3 June 2022
This morning, I read Agnes Callard’s “Acceptance Parenting” in The Best American Essays of 2021. Hers is a response to the tension between the pressure to Helicopter Parent, whereby we overschedule our children to teach them the value of perseverance, and what Bryan Caplan proposes: chill out! Parents should simply let loose a little bit, Caplan says, because “genes are significantly more influential than parenting” in a variety of factors (30). Callard’s anxiety during the COVID pandemic shifted from focusing on what’s right for her children to deciding which parenting guru to believe – a subtle shift, I grant you, but with critical implications.
The way I see it, Callard’s Acceptance Parenting is a hot take on Sears and Sears’s Attachment Parenting concept from the 1980s and 90s. Per William and Martha Sears, the mother should be intimately responsive to her baby’s needs. The theory encouraged babywearing and greater levels of skin-to-skin contact between mother and baby (and sometimes father, too) to improve the parent/child connection. The idea, it seems to me, was a blowback or knee-jerk response to the Ferber method of sleep-training, where parents were encouraged to allow a baby (preferably over 6-8 months old) to “cry it out” for a certain period of time each night before the parent goes to soothe them.
Callard seems to think that scientists are the gatekeepers of parenting wisdom; doesn’t she realize that nobody knows anything whatsoever about how to be a great parent? Methods swing from right to left regularly, just like our nation’s politics. Often, the science is irrelevant; parents reject it, despite its science, in favor of what is convenient, what feels right, or what they were taught in their own upbringing. The shift between Helicopter Parenting and the more recent Acceptance Parenting – this is not new. Attempting to identify which expert’s got it right in this very moment is futile, and there’s really no point in tearing out your hair.
What bothers me more than anything else about parenting today is the sheer volume of parents out there trying to build strong children upon a sandy or cracked foundation. We think that our children will become whatever we pour into them, but we don’t realize that they become what we are – by example. If you are carrying generational trauma and toxic love cycles down into your parenting methods, there’s really nothing more important for you to do to raise truly healthy children than to first heal yourself. Think about it: I’m in my early 40s. That places my grandparents’ childhoods smack-dab in the middle of either a World War or the Great Depression. I cannot imagine parenting during those circumstances, yet they did. Of course, in this sense, Callard is right: “traditional parents were tasked with doing something different – and easier” (31). They were tasked with keeping kids alive. But being alive is not the same as being loved. Keeping kids alive often involved some very disordered parenting behaviors, which were then carried down by their children. Those were my generation’s (Gen X’s) parents: this generation evaluated their success as parents based on their children’s surface-level success. Did the child get pregnant out of wedlock? Did the child do drugs? Was the child incarcerated? Did the child marry? Have children of their own? Have a career and own a home? These were indicators of successful parenting – but these indicators are image-based only! It didn’t matter that the child’s children were both medicated for disordered behavior. It didn’t matter if the child’s marriage was loveless, or if their career was on a single-track to nowhere. It didn’t matter if the child’s entire family was steeped in such toxic love patterns that they were miserable, suffering from anxiety or depression: to the world, they appeared successful. Those parents of the Gen X crew, holding very different values from today’s parents, saw these outcomes and believe they succeeded.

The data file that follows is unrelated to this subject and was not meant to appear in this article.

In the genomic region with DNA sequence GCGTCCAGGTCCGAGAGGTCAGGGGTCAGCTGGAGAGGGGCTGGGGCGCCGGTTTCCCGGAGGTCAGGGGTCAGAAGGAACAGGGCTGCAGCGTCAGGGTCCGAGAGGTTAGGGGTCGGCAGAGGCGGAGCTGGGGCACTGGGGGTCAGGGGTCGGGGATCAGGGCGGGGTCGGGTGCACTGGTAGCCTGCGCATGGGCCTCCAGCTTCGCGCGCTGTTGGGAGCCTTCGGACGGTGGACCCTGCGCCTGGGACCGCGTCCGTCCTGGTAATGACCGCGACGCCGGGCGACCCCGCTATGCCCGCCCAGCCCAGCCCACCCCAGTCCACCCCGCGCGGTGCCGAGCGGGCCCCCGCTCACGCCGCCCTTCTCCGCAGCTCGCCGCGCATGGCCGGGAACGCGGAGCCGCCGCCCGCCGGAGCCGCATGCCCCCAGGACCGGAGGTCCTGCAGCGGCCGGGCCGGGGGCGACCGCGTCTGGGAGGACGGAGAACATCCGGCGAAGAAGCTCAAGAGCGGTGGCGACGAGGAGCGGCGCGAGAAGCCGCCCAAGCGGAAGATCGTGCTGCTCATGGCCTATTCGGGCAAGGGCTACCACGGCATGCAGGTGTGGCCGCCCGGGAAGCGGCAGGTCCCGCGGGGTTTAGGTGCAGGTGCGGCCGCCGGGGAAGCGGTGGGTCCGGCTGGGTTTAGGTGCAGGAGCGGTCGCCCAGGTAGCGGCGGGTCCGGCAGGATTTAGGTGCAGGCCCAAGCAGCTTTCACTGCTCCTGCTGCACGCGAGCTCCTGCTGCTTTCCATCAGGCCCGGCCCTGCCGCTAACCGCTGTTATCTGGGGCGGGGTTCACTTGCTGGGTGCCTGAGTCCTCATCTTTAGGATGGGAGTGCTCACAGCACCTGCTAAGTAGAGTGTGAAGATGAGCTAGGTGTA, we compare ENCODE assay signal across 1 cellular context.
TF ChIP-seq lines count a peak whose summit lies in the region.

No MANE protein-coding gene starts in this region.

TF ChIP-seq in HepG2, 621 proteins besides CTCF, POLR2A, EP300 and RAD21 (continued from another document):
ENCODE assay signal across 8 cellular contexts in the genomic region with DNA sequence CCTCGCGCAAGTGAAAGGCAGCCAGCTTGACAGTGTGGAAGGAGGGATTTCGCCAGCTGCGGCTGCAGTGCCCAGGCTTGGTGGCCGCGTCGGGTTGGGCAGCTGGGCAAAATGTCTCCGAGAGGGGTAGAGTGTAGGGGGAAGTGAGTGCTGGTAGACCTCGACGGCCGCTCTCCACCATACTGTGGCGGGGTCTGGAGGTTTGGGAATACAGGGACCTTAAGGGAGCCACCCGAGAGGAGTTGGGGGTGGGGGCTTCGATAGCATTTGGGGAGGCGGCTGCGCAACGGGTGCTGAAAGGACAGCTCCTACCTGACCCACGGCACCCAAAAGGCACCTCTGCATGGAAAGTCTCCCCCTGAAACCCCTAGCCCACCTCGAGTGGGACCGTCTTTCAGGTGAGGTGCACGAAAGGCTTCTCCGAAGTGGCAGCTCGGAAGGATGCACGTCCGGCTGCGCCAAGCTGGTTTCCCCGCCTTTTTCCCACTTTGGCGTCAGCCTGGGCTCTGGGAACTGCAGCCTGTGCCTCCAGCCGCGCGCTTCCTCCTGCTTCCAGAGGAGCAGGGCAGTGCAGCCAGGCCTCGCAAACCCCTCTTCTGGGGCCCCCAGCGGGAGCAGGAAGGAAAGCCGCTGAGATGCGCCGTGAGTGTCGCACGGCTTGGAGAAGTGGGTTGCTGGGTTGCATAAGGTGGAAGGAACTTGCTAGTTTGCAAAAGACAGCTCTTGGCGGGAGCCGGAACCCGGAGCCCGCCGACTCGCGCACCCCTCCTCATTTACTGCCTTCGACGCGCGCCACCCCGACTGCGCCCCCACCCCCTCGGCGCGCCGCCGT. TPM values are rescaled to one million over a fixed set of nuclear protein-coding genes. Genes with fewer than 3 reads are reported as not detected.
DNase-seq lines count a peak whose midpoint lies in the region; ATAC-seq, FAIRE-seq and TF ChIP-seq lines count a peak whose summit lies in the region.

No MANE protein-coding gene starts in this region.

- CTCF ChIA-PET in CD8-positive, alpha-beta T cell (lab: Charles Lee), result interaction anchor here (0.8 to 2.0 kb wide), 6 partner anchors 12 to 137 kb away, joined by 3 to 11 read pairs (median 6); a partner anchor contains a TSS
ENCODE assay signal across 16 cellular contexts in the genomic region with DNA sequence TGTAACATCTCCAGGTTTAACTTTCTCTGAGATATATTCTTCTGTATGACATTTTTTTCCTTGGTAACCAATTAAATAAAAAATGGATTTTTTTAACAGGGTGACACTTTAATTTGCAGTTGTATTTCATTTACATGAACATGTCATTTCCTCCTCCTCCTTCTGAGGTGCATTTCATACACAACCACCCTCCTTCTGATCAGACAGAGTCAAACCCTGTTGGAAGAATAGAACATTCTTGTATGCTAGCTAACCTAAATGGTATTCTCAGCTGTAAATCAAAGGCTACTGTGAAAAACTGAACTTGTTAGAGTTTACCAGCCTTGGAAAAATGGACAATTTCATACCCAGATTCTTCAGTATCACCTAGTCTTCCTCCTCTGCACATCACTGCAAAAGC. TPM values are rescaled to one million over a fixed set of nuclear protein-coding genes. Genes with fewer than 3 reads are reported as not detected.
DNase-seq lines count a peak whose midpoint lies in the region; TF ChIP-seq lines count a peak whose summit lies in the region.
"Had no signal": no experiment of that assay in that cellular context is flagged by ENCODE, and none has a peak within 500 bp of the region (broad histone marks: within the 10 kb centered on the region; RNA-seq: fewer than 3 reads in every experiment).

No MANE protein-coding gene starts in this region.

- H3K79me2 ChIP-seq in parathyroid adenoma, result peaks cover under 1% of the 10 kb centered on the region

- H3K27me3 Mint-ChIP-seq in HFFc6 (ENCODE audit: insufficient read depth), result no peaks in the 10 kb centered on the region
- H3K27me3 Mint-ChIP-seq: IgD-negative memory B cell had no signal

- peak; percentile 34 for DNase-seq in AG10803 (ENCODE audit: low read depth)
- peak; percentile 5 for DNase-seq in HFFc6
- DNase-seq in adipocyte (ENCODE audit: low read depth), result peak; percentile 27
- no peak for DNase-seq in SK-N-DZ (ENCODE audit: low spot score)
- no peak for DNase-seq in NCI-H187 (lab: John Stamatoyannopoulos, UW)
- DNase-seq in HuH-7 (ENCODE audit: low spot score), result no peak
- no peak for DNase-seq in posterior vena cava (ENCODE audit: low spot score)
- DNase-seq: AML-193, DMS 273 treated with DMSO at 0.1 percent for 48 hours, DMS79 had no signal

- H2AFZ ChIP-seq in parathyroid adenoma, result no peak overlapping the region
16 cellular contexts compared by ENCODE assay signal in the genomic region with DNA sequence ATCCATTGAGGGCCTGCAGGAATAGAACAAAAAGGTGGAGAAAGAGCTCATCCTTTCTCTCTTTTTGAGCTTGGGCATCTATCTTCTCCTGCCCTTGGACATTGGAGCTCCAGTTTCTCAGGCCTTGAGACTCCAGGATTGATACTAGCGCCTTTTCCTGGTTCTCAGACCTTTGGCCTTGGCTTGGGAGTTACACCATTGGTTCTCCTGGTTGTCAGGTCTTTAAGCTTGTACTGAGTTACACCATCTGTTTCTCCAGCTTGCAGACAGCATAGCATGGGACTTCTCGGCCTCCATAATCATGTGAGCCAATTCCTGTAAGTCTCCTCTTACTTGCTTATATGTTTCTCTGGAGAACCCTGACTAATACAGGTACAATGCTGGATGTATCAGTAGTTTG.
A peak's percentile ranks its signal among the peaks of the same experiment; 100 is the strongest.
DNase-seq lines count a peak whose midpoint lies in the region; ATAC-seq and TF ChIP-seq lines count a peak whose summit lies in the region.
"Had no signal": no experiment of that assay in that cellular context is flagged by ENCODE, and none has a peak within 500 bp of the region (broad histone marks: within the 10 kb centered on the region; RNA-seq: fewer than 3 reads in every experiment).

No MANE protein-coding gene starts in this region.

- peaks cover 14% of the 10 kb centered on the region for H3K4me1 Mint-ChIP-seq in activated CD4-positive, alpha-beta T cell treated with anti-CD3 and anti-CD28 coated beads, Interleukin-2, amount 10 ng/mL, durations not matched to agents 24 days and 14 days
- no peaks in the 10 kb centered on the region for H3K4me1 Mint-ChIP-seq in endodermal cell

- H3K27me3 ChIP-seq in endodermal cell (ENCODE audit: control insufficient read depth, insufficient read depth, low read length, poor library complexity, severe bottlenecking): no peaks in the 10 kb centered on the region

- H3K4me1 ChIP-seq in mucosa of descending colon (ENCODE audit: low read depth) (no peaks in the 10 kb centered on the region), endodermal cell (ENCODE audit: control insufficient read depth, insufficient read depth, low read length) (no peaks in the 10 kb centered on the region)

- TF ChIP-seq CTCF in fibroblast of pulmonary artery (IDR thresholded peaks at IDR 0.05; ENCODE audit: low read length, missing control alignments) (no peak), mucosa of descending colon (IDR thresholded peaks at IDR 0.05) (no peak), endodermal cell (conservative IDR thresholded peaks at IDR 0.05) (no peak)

This metric of success must change. If you’re like me, you look around and are astounded by how many of your peers suffer from mental illness that, whether they admit it or not, are long-term side effects of their upbringing. What’s worse is that without clear vision of how our parents failed (not just on the surface-level, but way down to harboring fractured senses of self from dysfunctional, loveless households), we invariably teach this to our kids. If I do not have faith in my own potential, how the hell am I supposed to impress upon my children to have faith in theirs? And this is not to point fingers, mind you. To say our parents failed – there should be no fault or shame associated with that. We are natural creatures, humans – we are animals – and we evolve. To fail is to win because it is to acknowledge opportunity for change and growth! Our parents’ trials can be our lesson; as well they should be if we are to keep moving forward. But by god, we have got to start looking in as much as we look out for guidance in parenting. Become a healed person and you will become a better parent.